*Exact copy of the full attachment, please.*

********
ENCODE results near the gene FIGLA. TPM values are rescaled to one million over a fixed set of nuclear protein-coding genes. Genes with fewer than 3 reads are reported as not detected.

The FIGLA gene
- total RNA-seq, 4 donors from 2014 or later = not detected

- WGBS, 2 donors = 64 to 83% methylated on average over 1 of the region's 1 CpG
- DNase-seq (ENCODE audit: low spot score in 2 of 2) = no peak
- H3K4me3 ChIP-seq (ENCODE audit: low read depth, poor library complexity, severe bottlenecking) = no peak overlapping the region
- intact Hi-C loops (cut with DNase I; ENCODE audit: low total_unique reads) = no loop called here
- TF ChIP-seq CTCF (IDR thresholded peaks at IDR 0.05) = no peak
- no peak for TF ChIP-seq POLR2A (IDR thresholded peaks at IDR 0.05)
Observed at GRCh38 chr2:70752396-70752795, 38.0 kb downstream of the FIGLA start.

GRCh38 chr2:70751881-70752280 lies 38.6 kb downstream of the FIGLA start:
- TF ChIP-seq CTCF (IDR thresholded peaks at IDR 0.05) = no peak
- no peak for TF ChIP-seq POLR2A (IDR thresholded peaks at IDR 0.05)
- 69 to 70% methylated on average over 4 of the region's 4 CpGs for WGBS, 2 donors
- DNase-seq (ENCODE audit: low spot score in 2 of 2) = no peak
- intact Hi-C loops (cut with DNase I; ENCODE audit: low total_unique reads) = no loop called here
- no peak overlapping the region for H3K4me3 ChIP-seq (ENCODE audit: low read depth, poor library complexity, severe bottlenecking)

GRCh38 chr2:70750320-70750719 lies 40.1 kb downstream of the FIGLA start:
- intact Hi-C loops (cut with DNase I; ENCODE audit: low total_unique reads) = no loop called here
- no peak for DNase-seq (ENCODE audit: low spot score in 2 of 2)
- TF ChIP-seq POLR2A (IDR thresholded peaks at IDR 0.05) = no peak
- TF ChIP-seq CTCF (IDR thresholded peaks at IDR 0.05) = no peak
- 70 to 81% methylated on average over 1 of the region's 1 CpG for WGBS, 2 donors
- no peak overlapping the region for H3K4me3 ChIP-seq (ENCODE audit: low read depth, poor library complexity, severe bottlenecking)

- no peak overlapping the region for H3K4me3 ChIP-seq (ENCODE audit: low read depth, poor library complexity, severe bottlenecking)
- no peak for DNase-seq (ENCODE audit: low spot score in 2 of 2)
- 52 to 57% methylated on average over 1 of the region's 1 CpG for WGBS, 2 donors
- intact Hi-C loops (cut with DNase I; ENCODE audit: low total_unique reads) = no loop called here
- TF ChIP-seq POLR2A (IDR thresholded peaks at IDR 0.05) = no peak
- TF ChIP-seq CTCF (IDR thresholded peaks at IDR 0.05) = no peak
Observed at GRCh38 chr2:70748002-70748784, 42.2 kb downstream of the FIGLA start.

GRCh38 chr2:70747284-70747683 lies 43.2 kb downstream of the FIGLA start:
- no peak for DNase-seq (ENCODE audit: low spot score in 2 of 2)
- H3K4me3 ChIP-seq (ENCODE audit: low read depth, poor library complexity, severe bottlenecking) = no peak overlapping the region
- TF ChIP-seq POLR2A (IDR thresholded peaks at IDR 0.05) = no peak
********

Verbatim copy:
ENCODE results near the gene FIGLA. TPM values are rescaled to one million over a fixed set of nuclear protein-coding genes. Genes with fewer than 3 reads are reported as not detected.

The FIGLA gene
- total RNA-seq, 4 donors from 2014 or later = not detected

- WGBS, 2 donors = 64 to 83% methylated on average over 1 of the region's 1 CpG
- DNase-seq (ENCODE audit: low spot score in 2 of 2) = no peak
- H3K4me3 ChIP-seq (ENCODE audit: low read depth, poor library complexity, severe bottlenecking) = no peak overlapping the region
- intact Hi-C loops (cut with DNase I; ENCODE audit: low total_unique reads) = no loop called here
- TF ChIP-seq CTCF (IDR thresholded peaks at IDR 0.05) = no peak
- no peak for TF ChIP-seq POLR2A (IDR thresholded peaks at IDR 0.05)
Observed at GRCh38 chr2:70752396-70752795, 38.0 kb downstream of the FIGLA start.

GRCh38 chr2:70751881-70752280 lies 38.6 kb downstream of the FIGLA start:
- TF ChIP-seq CTCF (IDR thresholded peaks at IDR 0.05) = no peak
- no peak for TF ChIP-seq POLR2A (IDR thresholded peaks at IDR 0.05)
- 69 to 70% methylated on average over 4 of the region's 4 CpGs for WGBS, 2 donors
- DNase-seq (ENCODE audit: low spot score in 2 of 2) = no peak
- intact Hi-C loops (cut with DNase I; ENCODE audit: low total_unique reads) = no loop called here
- no peak overlapping the region for H3K4me3 ChIP-seq (ENCODE audit: low read depth, poor library complexity, severe bottlenecking)

GRCh38 chr2:70750320-70750719 lies 40.1 kb downstream of the FIGLA start:
- intact Hi-C loops (cut with DNase I; ENCODE audit: low total_unique reads) = no loop called here
- no peak for DNase-seq (ENCODE audit: low spot score in 2 of 2)
- TF ChIP-seq POLR2A (IDR thresholded peaks at IDR 0.05) = no peak
- TF ChIP-seq CTCF (IDR thresholded peaks at IDR 0.05) = no peak
- 70 to 81% methylated on average over 1 of the region's 1 CpG for WGBS, 2 donors
- no peak overlapping the region for H3K4me3 ChIP-seq (ENCODE audit: low read depth, poor library complexity, severe bottlenecking)

- no peak overlapping the region for H3K4me3 ChIP-seq (ENCODE audit: low read depth, poor library complexity, severe bottlenecking)
- no peak for DNase-seq (ENCODE audit: low spot score in 2 of 2)
- 52 to 57% methylated on average over 1 of the region's 1 CpG for WGBS, 2 donors
- intact Hi-C loops (cut with DNase I; ENCODE audit: low total_unique reads) = no loop called here
- TF ChIP-seq POLR2A (IDR thresholded peaks at IDR 0.05) = no peak
- TF ChIP-seq CTCF (IDR thresholded peaks at IDR 0.05) = no peak
Observed at GRCh38 chr2:70748002-70748784, 42.2 kb downstream of the FIGLA start.

GRCh38 chr2:70747284-70747683 lies 43.2 kb downstream of the FIGLA start:
- no peak for DNase-seq (ENCODE audit: low spot score in 2 of 2)
- H3K4me3 ChIP-seq (ENCODE audit: low read depth, poor library complexity, severe bottlenecking) = no peak overlapping the region
- TF ChIP-seq POLR2A (IDR thresholded peaks at IDR 0.05) = no peak